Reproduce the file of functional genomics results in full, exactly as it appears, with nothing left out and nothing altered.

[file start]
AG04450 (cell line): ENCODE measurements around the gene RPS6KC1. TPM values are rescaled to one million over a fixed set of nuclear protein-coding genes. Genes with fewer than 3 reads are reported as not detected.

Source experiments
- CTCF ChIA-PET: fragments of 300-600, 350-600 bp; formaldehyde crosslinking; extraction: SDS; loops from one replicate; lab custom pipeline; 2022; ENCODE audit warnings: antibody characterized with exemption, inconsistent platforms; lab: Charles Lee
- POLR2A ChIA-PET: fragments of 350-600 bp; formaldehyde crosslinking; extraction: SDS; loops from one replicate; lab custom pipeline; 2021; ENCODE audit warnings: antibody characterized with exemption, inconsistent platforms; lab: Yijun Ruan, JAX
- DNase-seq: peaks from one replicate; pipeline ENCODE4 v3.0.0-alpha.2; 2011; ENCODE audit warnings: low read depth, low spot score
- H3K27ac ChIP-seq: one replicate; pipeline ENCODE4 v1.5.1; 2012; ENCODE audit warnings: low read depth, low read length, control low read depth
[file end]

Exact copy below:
AG04450 (cell line): ENCODE measurements around the gene RPS6KC1. TPM values are rescaled to one million over a fixed set of nuclear protein-coding genes. Genes with fewer than 3 reads are reported as not detected.

Source experiments
- CTCF ChIA-PET: fragments of 300-600, 350-600 bp; formaldehyde crosslinking; extraction: SDS; loops from one replicate; lab custom pipeline; 2022; ENCODE audit warnings: antibody characterized with exemption, inconsistent platforms; lab: Charles Lee
- POLR2A ChIA-PET: fragments of 350-600 bp; formaldehyde crosslinking; extraction: SDS; loops from one replicate; lab custom pipeline; 2021; ENCODE audit warnings: antibody characterized with exemption, inconsistent platforms; lab: Yijun Ruan, JAX
- DNase-seq: peaks from one replicate; pipeline ENCODE4 v3.0.0-alpha.2; 2011; ENCODE audit warnings: low read depth, low spot score
- H3K27ac ChIP-seq: one replicate; pipeline ENCODE4 v1.5.1; 2012; ENCODE audit warnings: low read depth, low read length, control low read depth